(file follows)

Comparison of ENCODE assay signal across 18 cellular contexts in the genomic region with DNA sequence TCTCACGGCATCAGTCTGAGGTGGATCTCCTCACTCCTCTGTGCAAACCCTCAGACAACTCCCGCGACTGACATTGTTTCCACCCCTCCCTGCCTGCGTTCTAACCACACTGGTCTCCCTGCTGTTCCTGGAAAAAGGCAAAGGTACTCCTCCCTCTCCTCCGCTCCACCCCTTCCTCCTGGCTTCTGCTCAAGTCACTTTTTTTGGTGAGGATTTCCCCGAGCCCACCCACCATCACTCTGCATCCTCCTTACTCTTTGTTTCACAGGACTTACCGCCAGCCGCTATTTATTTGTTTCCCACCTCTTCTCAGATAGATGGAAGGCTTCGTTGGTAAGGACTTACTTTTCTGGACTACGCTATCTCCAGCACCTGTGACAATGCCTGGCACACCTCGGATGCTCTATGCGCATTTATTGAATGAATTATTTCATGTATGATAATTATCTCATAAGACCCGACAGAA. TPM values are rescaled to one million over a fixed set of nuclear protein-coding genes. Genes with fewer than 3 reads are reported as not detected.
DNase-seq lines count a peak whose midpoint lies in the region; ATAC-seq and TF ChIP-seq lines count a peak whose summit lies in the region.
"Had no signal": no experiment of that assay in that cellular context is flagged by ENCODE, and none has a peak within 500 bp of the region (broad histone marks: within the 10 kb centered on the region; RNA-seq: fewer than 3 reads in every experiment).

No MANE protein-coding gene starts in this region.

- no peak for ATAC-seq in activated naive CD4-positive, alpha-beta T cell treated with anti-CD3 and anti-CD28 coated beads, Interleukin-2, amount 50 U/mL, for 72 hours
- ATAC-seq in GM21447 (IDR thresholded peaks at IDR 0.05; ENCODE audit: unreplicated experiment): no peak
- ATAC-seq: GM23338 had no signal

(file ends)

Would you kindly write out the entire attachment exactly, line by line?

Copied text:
Comparison of ENCODE assay signal across 18 cellular contexts in the genomic region with DNA sequence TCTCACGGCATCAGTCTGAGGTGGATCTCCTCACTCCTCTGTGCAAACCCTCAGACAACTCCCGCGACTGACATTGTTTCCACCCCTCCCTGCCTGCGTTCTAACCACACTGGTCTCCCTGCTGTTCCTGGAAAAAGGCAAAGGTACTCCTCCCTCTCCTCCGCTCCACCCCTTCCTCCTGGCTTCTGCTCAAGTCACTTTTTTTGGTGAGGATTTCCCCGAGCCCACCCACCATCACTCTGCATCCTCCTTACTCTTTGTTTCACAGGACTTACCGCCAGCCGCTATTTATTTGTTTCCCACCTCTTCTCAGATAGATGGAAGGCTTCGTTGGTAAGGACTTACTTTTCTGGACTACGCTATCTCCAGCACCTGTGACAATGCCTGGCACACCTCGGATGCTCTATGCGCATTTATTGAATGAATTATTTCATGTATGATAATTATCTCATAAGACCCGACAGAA. TPM values are rescaled to one million over a fixed set of nuclear protein-coding genes. Genes with fewer than 3 reads are reported as not detected.
DNase-seq lines count a peak whose midpoint lies in the region; ATAC-seq and TF ChIP-seq lines count a peak whose summit lies in the region.
"Had no signal": no experiment of that assay in that cellular context is flagged by ENCODE, and none has a peak within 500 bp of the region (broad histone marks: within the 10 kb centered on the region; RNA-seq: fewer than 3 reads in every experiment).

No MANE protein-coding gene starts in this region.

- no peak for ATAC-seq in activated naive CD4-positive, alpha-beta T cell treated with anti-CD3 and anti-CD28 coated beads, Interleukin-2, amount 50 U/mL, for 72 hours
- ATAC-seq in GM21447 (IDR thresholded peaks at IDR 0.05; ENCODE audit: unreplicated experiment): no peak
- ATAC-seq: GM23338 had no signal